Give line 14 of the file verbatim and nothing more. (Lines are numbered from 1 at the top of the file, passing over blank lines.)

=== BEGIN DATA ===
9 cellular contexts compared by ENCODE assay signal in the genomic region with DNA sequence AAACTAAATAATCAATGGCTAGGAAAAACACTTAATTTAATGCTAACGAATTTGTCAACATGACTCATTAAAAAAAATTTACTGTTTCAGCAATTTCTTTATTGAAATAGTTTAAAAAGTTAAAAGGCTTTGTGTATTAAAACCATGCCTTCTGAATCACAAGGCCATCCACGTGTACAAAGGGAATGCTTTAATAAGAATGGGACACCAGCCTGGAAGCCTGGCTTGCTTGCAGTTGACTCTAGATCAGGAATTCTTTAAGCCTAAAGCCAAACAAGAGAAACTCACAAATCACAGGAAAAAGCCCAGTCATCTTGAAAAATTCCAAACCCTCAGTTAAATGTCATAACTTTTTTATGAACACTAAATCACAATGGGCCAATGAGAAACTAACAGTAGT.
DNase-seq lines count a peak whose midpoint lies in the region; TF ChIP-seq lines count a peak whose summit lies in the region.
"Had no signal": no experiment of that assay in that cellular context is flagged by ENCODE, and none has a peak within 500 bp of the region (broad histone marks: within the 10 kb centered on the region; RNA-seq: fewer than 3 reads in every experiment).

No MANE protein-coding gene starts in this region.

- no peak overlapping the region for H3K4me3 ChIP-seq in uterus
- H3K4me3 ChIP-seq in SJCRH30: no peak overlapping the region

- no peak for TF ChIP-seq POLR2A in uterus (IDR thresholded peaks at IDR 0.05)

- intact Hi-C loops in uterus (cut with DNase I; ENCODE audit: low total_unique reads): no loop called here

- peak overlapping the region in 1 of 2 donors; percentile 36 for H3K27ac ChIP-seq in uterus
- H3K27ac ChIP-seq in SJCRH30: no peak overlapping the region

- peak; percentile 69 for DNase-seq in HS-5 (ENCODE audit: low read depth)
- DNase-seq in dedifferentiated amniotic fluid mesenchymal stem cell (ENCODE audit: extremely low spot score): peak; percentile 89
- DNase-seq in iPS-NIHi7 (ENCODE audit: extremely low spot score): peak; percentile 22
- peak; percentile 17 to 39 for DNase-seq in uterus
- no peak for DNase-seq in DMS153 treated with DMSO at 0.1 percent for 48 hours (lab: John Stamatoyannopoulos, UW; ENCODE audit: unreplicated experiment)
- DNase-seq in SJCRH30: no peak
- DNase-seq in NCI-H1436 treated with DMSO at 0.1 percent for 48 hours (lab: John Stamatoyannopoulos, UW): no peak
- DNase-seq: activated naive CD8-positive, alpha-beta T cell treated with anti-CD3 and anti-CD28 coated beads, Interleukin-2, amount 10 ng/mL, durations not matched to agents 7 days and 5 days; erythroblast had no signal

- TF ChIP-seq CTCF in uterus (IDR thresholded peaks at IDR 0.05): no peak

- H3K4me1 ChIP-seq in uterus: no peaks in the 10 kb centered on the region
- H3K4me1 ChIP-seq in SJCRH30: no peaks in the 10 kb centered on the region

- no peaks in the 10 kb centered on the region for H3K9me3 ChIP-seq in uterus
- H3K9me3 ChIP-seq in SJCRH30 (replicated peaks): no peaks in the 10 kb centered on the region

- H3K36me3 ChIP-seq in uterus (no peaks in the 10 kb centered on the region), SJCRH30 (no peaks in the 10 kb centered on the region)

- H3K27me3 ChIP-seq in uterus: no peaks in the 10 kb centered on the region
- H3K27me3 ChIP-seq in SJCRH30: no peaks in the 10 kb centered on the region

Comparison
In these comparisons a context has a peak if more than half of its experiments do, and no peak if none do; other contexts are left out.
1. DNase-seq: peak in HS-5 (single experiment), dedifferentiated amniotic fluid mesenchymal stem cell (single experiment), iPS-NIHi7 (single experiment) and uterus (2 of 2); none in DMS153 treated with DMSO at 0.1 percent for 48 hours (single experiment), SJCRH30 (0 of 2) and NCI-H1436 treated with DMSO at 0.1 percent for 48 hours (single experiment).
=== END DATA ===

- peak; percentile 17 to 39 for DNase-seq in uterus